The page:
British Columbia

Kicking homeless from Vancouver's Oppenheimer Park won't reduce crime, says park board chair

Vancouver Park Board Commissioner, Stuart Mackinnon, says the board has yet to see a plan from Mayor Kennedy Stewart on how the city would tackle the tent city.

Police say they're concerned about safety at Oppenheimer Park

Vancouver fire and park board officials take away mattresses while checking on vacant tents at Oppenheimer Park in Vancouver, British Columbia on Aug. 20, 2019. (Ben Nelms/CBC)

As the city's mayor and police department warn about rising violent crime rates in Vancouver's Downtown Eastside and the direct correlation with a homeless camp in the area, the park board chair says shutting down the camp will not solve the problem. 

The park board — Canada's only directly-elected municipal park board — has authority over the park, not the City of Vancouver.

Mayor Kennedy Stewart has called on the board to relinquish authority over Oppenheimer Park so the city could implement its own solution, but the park board has resisted. 

Stuart Mackinnon, the park board chair, said part of the reason is Stewart has not provided the board with a plan as to how the city would address the problem except hinting it would kick campers out

"What we need is housing for these people. We need a plan for them. We asked for two things we asked for a short term plan and a long term plan. We've seen neither," Mackinnon told host Stephen Quinn on CBC's The Early Edition.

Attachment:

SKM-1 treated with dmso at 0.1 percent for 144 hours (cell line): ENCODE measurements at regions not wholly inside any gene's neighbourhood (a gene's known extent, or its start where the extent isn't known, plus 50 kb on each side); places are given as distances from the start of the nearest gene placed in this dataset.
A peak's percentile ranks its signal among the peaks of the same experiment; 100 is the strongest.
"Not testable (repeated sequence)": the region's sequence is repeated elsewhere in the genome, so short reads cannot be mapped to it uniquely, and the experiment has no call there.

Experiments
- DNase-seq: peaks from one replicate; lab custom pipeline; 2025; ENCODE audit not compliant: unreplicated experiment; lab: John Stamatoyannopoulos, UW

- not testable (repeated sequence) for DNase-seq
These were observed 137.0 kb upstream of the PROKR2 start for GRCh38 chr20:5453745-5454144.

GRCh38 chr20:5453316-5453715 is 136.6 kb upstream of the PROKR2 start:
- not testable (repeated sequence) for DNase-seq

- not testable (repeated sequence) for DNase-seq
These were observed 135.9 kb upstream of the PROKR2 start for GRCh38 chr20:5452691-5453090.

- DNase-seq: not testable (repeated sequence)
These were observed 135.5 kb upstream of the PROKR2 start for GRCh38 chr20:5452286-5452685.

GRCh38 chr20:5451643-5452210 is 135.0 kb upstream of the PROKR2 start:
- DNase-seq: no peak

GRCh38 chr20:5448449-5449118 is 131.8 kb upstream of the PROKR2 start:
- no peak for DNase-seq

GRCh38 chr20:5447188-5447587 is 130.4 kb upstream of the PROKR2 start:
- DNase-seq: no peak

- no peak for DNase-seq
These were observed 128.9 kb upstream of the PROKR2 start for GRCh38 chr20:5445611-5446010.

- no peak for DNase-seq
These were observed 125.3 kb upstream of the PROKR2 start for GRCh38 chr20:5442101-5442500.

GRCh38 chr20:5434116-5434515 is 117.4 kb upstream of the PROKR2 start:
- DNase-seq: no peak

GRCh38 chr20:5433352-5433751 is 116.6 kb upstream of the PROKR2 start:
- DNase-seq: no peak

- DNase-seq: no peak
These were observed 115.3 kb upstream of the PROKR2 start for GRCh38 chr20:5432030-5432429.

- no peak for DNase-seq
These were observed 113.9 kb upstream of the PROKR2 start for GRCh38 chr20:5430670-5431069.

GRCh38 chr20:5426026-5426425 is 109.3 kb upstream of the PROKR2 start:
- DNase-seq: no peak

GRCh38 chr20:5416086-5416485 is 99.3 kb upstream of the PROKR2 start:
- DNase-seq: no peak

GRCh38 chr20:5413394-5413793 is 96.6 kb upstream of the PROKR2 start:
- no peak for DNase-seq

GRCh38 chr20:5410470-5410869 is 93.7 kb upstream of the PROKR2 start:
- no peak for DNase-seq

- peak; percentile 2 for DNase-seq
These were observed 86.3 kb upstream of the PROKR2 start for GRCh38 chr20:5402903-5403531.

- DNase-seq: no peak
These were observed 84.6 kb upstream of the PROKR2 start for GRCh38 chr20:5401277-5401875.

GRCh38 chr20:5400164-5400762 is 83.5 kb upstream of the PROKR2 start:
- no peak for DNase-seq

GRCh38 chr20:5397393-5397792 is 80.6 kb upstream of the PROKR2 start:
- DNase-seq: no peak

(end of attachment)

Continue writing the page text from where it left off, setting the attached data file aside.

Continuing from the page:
"Simply moving [the campers] out of the park with no plan doesn't make anybody safer."

So far, the board has resisted applying for an injunction to remove the people camping in the park. 

Growing safety concerns

In recent days, the Vancouver Police Department renewed concerns about safety at Oppenheimer Park and the Downtown Eastside, warning the level of public safety in the area is deteriorating. 

John Coupar, another commissioner on the board, says in light of these concerns the park board needs to move in a different direction. 

"We've seen conditions get worse and worse. So obviously the strategy [Commissioner Mackinnon] is moving on is not working," Coupar said. 

"He's not the chair of the housing authority. He's the chair of the park board — his role and our role as commissioners is to ensure a clean and safe parks for everyone. And right now that Oppenheimer Park is neither clean nor safe."

Coupar and his fellow NPA park board commissioner, Tricia Barker, have called for a special meeting on the state of Oppenheimer Park with senior City of Vancouver staff, the Vancouver Police Department, and Vancouver Fire Rescue Services management staff Thursday.

In the meantime, Mackinnon meets with the mayor for their regularly scheduled monthly meeting Wednesday. 

Listen to the segment here:

With files from The Early Edition

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